Tuesday, 3 March 2015

Schizophrenia and the risk of fractures

The systematic review and meta-analysis published by Brendon Stubbs and colleagues [1] provides some food for thought for healthcare providers and others looking at the wider implications following a diagnosis of schizophrenia. "People with schizophrenia are at significantly increased risk of fractures" was the conclusion reached based on the collected analysis of tens of thousands of people diagnosed with schizophrenia compared with nearly 4 million controls.

My immediate thought (and tweet) when I read this paper was whether this heightened risk of fracture may be connected to some of the various research done on the sunshine vitamin/hormone that is vitamin D and schizophrenia (see here) given the link between vitamin D and bone health. Acknowledging that correlation is not the same as causation and the requirement for some clarity on exactly how vitamin D might link into the presentation of schizophrenia, there is quite a body of evidence to suggest that a diagnosis of schizophrenia is in no way protective against vitamin D insufficiency or deficiency. Mmm, now where have I heard that before? Indeed, with reference to what other label have I read about bone health and vitamin D potentially being 'correlated'?

I might also add that in view of some evidence on the possible connection between vitamin D levels and dental caries for example, combined with the idea that certain dental conditions may be more likely in cases of schizophrenia [2], one might see something of a strengthening of the relationship between vitamin D status and schizophrenia?

But then there was this: "narrative review consistently highlighted that antipsychotic medication was an important risk factor for fractures." Very interesting. Indeed, after a short Twitter conversation with Brendon (@BrendonStubbs) about this, there was some mention of the idea that hyperprolactinemia might be something to consider (see a recent post) as a function of the link between certain antipsychotics and elevated levels of prolactin [3]. A quick scan of the research literature does indeed reveal that issues with bone mineral density (a potential feature increasing the risk of fracture) may well be present in cases of hyperprolactinemia in patients with schizophrenia [4]. Some interesting details to be sure.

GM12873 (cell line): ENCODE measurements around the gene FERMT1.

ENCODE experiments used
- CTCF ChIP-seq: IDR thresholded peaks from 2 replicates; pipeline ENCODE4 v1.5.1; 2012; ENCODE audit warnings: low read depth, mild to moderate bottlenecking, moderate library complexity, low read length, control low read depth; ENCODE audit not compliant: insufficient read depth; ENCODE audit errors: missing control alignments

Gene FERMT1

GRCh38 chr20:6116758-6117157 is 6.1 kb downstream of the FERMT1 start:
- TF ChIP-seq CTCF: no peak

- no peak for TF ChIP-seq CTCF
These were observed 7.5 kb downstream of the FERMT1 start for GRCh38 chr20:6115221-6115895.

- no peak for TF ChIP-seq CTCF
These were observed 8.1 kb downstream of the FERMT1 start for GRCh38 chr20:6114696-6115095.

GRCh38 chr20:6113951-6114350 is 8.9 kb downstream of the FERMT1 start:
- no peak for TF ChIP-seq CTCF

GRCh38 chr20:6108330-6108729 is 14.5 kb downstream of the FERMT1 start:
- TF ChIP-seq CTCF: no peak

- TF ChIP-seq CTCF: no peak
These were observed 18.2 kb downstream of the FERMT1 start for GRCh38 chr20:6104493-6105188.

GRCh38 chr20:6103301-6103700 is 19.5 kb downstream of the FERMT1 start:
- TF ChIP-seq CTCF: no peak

Whatever the ways and means that might lead a person diagnosed with schizophrenia to show an increased risk of fracture, the paper from Stubbs et al offers a pretty clear message: "there is a need to develop preventative strategies to improve bone health and reduce fracture risk involving the wider multidisciplinary team and incorporating falls-prevention strategies." Save that is, any further health inequality being thrust on the label of schizophrenia.

So: Leftfield and Open Up to close.


[1] Stubbs B. et al. Schizophrenia and the risk of fractures: a systematic review and comparative meta-analysis. Gen Hosp Psychiatry. 2015 Jan 15. pii: S0163-8343(15)00005-5.

[2] Tani H. et al. Dental conditions in inpatients with schizophrenia: a large-scale multi-site survey. BMC Oral Health. 2012 Aug 18;12:32.

[3] Haddad PM. & Wieck A. Antipsychotic-induced hyperprolactinaemia: mechanisms, clinical features and management. Drugs. 2004;64(20):2291-314.

[4] Kinon BJ. et al. Bone loss associated with hyperprolactinemia in patients with schizophrenia. Clin Schizophr Relat Psychoses. 2013 Oct;7(3):115-23.


ResearchBlogging.org Stubbs B, Gaughran F, Mitchell AJ, De Hert M, Farmer R, Soundy A, Rosenbaum S, & Vancampfort D (2015). Schizophrenia and the risk of fractures: a systematic review and comparative meta-analysis. General hospital psychiatry PMID: 25666994